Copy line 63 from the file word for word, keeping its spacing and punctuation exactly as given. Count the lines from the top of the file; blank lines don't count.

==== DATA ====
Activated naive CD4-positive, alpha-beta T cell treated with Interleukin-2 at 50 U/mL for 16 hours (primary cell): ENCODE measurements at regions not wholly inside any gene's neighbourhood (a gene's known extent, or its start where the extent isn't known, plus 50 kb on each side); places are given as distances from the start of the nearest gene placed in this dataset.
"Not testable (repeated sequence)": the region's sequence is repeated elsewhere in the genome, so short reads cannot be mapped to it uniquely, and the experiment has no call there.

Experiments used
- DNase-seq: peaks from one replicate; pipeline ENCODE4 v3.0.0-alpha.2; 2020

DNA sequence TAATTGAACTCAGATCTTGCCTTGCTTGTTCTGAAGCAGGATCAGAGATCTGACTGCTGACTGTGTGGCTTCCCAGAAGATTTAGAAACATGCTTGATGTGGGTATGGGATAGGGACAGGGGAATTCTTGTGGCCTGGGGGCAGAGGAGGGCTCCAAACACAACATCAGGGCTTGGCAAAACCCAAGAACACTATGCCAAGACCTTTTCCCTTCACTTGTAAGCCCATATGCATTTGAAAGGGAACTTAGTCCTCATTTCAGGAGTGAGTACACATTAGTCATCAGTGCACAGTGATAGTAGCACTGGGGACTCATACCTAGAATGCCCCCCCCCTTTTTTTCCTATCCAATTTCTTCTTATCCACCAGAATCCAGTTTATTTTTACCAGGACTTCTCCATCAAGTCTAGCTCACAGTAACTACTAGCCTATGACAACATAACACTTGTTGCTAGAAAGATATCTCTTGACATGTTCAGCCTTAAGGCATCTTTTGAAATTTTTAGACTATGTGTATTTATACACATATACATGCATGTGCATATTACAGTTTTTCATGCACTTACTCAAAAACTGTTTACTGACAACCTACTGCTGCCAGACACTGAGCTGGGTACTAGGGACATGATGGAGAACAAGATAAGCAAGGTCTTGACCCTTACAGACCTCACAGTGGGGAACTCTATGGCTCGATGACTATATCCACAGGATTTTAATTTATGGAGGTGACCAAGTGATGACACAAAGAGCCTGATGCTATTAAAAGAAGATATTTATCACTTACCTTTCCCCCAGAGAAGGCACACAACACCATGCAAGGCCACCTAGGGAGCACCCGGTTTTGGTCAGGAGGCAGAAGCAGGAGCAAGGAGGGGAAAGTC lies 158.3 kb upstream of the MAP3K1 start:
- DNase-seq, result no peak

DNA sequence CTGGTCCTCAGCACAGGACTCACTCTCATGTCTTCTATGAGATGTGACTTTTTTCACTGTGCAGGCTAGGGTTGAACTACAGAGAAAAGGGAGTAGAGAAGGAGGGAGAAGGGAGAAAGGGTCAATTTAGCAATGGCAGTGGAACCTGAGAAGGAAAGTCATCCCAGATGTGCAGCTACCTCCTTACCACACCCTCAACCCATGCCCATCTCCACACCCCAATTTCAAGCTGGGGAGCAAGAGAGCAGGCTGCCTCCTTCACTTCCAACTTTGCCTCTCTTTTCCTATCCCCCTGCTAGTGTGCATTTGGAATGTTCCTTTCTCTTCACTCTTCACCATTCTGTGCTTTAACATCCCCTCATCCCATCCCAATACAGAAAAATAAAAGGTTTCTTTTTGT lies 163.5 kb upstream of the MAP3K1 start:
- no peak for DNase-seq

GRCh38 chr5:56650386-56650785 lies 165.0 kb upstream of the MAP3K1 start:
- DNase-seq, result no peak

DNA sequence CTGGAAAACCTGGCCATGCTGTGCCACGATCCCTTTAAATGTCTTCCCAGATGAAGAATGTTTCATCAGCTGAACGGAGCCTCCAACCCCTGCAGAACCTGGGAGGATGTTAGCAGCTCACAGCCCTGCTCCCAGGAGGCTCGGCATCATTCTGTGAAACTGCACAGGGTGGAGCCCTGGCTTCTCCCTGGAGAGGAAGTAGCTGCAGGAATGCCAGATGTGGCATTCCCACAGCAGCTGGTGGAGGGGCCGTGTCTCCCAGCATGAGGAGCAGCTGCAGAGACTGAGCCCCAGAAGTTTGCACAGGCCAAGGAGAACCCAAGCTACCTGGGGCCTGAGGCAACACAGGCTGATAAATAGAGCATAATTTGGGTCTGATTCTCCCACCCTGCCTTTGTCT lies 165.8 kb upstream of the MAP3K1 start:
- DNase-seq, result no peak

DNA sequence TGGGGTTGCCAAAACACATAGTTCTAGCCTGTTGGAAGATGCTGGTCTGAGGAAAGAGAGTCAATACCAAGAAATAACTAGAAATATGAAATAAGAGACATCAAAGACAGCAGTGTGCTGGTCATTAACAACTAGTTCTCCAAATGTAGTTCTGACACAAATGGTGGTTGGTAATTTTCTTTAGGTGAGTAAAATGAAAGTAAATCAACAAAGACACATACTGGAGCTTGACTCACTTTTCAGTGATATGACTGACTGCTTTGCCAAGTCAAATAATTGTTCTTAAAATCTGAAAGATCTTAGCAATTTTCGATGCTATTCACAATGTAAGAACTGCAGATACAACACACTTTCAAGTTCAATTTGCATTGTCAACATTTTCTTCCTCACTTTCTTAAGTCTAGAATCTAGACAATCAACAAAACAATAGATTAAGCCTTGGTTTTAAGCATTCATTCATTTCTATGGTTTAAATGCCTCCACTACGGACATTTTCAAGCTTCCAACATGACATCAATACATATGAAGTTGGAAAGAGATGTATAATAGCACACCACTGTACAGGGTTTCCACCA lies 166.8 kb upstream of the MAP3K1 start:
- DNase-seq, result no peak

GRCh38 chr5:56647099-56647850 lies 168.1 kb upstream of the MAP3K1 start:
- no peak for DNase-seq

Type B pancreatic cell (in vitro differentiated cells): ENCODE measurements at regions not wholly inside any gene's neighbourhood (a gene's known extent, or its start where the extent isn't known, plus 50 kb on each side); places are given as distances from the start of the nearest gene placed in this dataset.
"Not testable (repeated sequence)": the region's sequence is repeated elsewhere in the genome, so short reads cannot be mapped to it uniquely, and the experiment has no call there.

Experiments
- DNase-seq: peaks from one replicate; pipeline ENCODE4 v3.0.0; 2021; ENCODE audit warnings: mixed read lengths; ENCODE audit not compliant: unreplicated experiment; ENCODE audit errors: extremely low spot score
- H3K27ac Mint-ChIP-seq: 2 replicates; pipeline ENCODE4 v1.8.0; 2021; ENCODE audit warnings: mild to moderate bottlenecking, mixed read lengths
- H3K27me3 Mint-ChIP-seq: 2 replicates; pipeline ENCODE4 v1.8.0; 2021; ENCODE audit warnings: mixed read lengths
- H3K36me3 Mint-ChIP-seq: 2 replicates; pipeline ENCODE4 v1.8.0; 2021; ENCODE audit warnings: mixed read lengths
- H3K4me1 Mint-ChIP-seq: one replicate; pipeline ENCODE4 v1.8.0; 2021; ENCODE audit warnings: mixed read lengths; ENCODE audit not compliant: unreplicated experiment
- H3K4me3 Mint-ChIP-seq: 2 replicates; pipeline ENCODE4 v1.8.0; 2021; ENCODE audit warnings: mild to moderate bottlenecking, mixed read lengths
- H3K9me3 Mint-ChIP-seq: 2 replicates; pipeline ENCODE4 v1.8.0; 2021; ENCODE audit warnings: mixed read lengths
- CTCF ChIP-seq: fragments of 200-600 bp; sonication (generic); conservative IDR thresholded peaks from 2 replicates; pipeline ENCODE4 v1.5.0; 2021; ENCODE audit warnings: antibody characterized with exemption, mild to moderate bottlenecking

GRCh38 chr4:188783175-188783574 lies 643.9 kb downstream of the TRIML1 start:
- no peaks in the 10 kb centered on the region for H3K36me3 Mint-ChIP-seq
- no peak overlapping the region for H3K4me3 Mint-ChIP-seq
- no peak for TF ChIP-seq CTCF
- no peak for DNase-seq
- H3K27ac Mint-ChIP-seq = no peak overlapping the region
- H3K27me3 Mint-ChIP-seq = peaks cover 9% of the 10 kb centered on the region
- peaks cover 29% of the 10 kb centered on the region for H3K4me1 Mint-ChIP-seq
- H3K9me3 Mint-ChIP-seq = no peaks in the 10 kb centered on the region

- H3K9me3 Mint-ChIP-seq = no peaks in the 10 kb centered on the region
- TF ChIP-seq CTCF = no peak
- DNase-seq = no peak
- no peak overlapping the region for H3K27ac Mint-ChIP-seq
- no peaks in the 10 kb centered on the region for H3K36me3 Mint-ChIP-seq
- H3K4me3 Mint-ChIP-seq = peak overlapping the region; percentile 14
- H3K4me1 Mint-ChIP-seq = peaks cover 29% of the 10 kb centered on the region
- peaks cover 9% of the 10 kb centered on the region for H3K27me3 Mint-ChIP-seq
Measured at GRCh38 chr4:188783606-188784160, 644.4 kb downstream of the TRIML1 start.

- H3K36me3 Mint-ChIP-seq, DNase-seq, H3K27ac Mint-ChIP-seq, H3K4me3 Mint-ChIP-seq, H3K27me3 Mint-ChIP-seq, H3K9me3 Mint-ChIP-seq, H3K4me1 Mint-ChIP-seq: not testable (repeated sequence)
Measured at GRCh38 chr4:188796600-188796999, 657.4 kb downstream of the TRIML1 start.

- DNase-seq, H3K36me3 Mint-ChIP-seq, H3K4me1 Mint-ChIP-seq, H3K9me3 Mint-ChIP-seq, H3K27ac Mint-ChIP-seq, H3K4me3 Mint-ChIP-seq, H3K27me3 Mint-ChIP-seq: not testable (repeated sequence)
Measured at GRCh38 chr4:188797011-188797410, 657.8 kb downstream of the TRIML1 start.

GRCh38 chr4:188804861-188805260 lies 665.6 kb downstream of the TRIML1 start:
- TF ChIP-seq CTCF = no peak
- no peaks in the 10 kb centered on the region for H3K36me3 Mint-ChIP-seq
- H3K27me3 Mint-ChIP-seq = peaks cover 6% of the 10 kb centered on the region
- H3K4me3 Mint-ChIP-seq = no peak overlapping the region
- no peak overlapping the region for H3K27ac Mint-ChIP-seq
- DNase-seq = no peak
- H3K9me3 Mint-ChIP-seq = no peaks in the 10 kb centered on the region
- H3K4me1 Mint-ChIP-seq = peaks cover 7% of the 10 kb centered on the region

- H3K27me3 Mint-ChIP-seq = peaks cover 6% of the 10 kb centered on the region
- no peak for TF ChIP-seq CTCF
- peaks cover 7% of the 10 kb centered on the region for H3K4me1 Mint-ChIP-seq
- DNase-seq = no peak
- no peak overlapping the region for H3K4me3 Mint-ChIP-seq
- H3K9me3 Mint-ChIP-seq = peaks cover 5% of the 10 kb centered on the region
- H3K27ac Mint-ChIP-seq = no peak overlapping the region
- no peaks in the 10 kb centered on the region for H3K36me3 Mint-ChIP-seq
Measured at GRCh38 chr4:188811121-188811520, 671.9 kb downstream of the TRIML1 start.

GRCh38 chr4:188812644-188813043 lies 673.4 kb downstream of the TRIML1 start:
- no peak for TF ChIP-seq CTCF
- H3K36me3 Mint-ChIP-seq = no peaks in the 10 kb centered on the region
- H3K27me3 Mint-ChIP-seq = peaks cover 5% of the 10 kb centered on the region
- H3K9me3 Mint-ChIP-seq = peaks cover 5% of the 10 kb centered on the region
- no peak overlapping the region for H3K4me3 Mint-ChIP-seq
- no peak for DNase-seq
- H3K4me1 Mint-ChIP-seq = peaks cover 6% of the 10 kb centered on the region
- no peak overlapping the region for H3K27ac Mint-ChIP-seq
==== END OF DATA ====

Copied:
- no peak overlapping the region for H3K4me3 Mint-ChIP-seq